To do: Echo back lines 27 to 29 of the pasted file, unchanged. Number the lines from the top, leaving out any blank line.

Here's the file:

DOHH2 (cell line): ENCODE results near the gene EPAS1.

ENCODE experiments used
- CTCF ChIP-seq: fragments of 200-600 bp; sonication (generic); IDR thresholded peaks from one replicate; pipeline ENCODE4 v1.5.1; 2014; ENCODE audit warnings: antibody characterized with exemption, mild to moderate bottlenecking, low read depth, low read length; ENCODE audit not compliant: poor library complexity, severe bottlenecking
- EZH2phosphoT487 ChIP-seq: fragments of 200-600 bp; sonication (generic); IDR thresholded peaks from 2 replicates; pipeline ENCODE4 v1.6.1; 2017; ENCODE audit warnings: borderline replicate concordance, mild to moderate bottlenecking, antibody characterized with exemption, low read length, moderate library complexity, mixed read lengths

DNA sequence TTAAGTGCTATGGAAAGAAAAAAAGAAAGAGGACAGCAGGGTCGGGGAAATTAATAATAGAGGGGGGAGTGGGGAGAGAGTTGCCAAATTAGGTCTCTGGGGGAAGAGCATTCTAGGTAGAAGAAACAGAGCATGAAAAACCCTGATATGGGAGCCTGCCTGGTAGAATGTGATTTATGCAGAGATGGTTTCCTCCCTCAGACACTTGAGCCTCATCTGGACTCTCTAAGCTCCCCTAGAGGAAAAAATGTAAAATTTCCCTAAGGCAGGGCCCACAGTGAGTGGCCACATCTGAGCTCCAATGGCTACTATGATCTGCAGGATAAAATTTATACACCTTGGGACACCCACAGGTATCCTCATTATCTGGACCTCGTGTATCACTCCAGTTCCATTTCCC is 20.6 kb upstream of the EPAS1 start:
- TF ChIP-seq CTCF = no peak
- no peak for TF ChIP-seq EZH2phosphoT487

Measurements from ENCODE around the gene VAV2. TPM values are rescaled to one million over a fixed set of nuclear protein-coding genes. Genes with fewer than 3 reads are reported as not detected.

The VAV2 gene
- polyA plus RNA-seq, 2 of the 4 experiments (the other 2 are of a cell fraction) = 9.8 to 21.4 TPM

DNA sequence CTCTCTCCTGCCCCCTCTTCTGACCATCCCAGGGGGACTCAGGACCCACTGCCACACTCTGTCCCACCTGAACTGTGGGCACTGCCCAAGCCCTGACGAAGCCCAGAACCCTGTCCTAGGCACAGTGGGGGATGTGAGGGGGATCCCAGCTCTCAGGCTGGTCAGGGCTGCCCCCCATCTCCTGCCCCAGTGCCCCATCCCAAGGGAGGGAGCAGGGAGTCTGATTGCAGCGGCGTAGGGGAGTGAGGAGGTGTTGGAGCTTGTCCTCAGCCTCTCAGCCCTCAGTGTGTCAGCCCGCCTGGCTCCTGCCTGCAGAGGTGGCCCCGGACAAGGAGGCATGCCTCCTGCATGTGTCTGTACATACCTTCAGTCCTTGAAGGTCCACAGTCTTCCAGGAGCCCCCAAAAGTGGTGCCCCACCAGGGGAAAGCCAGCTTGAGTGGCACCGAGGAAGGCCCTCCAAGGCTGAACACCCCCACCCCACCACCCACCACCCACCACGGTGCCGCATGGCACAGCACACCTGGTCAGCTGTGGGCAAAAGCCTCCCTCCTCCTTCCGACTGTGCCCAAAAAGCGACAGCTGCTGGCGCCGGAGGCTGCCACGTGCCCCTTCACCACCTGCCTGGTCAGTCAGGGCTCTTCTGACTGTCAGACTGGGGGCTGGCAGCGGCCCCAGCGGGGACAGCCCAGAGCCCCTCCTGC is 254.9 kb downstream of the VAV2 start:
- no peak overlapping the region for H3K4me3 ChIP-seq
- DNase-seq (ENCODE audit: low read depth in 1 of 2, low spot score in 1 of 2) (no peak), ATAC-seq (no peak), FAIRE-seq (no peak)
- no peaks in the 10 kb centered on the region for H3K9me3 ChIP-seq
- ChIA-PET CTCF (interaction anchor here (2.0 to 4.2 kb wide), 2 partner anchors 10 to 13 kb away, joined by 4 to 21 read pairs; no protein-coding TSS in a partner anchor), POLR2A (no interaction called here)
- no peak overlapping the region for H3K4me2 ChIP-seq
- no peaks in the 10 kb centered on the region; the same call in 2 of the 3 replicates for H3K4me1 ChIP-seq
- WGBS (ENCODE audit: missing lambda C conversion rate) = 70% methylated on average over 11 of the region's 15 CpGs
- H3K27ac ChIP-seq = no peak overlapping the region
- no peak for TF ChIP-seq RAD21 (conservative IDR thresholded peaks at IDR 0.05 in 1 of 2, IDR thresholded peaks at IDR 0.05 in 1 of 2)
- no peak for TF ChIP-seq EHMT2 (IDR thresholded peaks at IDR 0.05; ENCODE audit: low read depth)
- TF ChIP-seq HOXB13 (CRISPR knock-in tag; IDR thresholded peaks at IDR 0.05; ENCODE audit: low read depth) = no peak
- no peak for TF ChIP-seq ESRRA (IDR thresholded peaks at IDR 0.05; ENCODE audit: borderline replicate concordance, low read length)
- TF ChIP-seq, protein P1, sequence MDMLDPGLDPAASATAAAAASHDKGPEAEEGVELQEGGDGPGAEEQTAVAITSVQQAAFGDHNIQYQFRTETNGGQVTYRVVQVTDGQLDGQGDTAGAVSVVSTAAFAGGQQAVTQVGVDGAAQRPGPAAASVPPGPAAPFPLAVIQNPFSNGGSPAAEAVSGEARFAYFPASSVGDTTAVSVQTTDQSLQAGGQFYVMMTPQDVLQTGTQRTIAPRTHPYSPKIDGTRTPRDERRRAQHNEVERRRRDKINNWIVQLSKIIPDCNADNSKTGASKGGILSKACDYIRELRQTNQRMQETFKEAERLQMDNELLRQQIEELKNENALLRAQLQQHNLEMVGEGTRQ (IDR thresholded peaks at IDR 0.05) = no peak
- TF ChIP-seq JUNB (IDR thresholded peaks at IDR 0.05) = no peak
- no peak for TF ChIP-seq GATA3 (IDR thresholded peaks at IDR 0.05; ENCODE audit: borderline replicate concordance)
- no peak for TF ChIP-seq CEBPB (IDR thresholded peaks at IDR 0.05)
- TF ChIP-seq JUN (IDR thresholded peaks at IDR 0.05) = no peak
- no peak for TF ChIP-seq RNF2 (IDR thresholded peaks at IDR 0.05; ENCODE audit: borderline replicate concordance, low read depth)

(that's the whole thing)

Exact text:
- no peak for TF ChIP-seq CEBPB (IDR thresholded peaks at IDR 0.05)
- TF ChIP-seq JUN (IDR thresholded peaks at IDR 0.05) = no peak
- no peak for TF ChIP-seq RNF2 (IDR thresholded peaks at IDR 0.05; ENCODE audit: borderline replicate concordance, low read depth)